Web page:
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"Power Tooth" Sprocket Reduces Chain Wear
The busy harvest season is not a good time for a chain to break on a live-bottom trailer or spreader. But with today's larger equipment, broken chains are more and more common.
  Loyd Fery, of D & L Chain Inc., Aumsville, Oregon, recognized that the problem was with the sprockets, and not the chains. He worked with machinists to "let in, take out and add here and there" to a standard ANSI sprocket and create what he calls a Power Tooth Sprocket.
  "It's set up so that more of the teeth are engaged at the same time," Fery says. For example, on a 7-tooth sprocket, 4 1/2 teeth are engaged at once. Standard sprockets only have one tooth engaged at a time, leading to slipping, sliding and jumping, which causes chain wear.
  Fery's sprockets have wider spaces between the sprocket teeth, which also avoids problems in dirty conditions. There's more give, and the materials don't tie up the way they do with precision sprockets.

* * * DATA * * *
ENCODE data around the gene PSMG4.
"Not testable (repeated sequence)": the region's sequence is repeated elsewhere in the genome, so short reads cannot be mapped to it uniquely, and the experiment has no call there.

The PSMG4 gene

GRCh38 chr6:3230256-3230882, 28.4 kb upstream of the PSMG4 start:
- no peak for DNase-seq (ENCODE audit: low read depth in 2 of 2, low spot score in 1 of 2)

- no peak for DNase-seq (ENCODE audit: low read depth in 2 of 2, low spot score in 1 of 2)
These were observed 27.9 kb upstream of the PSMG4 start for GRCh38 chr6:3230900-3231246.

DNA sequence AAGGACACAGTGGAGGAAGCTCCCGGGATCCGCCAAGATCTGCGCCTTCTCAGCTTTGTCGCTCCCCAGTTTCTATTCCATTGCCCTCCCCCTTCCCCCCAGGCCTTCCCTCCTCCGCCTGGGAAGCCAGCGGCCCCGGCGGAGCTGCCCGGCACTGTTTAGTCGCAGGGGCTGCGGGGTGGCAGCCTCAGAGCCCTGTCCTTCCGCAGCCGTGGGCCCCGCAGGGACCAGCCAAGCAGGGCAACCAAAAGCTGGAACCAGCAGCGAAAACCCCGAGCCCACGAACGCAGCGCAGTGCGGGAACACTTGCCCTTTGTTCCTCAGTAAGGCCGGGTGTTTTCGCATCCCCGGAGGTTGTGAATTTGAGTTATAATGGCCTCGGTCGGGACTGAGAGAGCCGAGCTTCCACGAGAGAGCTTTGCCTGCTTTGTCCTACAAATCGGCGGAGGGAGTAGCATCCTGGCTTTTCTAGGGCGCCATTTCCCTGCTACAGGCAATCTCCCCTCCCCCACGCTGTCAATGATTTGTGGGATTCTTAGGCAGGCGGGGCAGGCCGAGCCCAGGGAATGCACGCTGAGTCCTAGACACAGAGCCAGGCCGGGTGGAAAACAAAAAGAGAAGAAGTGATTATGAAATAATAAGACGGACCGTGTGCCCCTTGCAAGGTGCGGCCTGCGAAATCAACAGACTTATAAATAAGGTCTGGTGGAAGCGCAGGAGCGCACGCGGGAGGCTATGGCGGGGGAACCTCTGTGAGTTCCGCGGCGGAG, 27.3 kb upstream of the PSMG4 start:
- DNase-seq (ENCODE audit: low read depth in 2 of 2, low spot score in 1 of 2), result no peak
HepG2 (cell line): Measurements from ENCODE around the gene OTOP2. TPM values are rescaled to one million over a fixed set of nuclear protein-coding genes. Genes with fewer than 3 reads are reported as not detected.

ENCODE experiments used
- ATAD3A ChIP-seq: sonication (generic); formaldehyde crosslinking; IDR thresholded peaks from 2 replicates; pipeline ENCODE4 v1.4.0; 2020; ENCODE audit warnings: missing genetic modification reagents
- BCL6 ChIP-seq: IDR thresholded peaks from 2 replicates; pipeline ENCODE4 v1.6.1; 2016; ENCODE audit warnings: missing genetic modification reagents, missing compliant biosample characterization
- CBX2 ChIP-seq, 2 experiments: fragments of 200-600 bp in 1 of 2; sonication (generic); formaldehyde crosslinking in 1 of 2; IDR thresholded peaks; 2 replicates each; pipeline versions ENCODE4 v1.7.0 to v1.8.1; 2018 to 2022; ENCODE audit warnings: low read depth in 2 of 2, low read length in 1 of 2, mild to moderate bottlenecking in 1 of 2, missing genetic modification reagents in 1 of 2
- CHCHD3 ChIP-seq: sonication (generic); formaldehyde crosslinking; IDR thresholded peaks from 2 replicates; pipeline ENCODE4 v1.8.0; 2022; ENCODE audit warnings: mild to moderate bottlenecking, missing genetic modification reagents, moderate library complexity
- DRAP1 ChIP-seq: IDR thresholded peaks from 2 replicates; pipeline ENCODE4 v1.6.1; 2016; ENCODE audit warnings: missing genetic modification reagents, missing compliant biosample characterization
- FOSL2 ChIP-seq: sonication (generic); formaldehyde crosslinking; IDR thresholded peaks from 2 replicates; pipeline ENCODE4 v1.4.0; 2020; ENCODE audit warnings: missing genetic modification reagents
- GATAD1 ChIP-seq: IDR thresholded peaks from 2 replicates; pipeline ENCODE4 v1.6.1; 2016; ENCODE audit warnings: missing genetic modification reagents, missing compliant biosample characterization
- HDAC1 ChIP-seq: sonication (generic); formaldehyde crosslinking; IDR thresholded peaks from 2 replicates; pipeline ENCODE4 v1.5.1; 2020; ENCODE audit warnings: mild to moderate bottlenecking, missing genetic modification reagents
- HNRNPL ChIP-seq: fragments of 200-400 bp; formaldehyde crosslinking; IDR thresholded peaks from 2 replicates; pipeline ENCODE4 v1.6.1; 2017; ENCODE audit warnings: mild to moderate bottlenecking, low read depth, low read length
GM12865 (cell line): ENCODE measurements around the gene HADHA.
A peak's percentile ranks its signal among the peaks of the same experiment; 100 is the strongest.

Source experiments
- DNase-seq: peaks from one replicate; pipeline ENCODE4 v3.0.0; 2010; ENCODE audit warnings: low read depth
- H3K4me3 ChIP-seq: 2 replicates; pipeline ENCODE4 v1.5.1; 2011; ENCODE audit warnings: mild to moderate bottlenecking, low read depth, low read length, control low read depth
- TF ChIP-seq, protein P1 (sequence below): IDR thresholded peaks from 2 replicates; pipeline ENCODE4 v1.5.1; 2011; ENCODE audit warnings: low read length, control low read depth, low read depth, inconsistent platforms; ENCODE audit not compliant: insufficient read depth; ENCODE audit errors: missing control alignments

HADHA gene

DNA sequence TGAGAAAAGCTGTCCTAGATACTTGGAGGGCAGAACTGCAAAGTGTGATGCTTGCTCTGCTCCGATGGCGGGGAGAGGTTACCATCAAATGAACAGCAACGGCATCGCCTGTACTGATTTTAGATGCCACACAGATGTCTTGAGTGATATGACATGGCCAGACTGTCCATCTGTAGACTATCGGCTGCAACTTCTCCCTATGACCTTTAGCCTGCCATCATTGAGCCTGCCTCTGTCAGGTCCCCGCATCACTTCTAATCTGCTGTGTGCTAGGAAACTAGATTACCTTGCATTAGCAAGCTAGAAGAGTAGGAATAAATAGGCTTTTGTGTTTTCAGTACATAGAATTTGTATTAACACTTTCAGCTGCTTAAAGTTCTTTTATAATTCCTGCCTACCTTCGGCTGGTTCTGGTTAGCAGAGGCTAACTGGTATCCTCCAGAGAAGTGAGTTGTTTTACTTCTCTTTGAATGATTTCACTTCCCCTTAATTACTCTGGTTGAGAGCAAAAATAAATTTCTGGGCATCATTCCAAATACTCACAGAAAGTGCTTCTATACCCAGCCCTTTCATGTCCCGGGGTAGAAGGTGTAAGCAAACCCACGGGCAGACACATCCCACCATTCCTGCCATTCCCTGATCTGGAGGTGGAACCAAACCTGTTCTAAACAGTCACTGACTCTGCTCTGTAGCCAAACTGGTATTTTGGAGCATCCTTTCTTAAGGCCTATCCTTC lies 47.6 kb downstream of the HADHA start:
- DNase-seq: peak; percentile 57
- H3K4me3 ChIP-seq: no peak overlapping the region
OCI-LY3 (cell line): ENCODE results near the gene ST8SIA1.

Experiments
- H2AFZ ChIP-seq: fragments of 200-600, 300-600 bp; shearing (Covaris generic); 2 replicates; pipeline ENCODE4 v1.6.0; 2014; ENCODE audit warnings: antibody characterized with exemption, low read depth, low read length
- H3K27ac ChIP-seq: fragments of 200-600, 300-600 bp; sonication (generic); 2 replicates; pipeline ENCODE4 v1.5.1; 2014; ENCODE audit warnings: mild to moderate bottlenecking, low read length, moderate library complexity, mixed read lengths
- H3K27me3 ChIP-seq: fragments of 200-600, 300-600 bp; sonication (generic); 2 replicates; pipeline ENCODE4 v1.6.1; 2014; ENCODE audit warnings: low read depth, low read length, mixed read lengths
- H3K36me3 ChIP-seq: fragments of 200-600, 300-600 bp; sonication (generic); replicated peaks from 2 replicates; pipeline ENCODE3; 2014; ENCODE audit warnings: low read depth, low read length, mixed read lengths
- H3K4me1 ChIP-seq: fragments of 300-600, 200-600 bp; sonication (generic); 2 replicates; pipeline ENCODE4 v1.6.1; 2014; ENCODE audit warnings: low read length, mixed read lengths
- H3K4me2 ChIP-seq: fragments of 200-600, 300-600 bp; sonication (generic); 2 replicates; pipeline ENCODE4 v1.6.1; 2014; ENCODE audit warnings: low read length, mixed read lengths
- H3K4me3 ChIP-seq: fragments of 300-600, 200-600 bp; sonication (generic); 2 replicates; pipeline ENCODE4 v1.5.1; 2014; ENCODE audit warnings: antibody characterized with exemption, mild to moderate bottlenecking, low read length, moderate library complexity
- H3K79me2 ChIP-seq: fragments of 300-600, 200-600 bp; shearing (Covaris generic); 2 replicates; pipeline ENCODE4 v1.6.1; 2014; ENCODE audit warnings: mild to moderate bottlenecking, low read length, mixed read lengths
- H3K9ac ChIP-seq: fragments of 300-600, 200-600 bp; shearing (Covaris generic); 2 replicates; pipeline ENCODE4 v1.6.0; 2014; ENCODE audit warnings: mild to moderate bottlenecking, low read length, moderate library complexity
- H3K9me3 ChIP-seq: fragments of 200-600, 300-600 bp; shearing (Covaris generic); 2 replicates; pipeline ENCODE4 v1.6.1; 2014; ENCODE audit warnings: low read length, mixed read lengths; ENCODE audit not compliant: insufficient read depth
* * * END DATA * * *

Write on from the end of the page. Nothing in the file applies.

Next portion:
The patent-pending Power Tooth Sprocket has been tested on various pieces of equipment for a year with no problems.
  "A man is running 110,000 lbs. at a time in Michigan, with no down time," Fery says. "He's hauling sugar beet siftings, dirt, and other things on 53-ft. trailers with 36 wheels on the ground." Another driver on the West Coast hauls sweet corn and other vegetables and grain crops up to 300 miles and is able to unload quickly without problems. In Wisconsin, the sprockets are on spreaders moving manure and haylage.
  The heat-treatable, high-quality steel sprocket blanks are made at a U.S. steel company, and Fery processes them for different equipment. Sprockets come in 6 to 12-teeth sizes and cost $45 to $120 apiece. Fery sells to individuals, repair shops and to OEMs, such as a Nebraska trailer manufacturer.
  D & L Chain specializes in chains, bearings, sprockets, pulleys and cable for agriculture and industry. The business was established in 1980 on the Ferys' farm, which also raises corn and beans and 6 to 8 acres of produce.
  "This is something we've been playing with for a lot of years," Fery says. "It's going to change industry standards."
  Contact: FARM SHOW Followup, D & L Chain, Inc., 11022 Rainwater Lane S.E., Aumsville, Oregon 97325 (ph 800 772-7992; dlchain@wvi.com; www.dlchain.com).

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2009 - Volume #33, Issue #2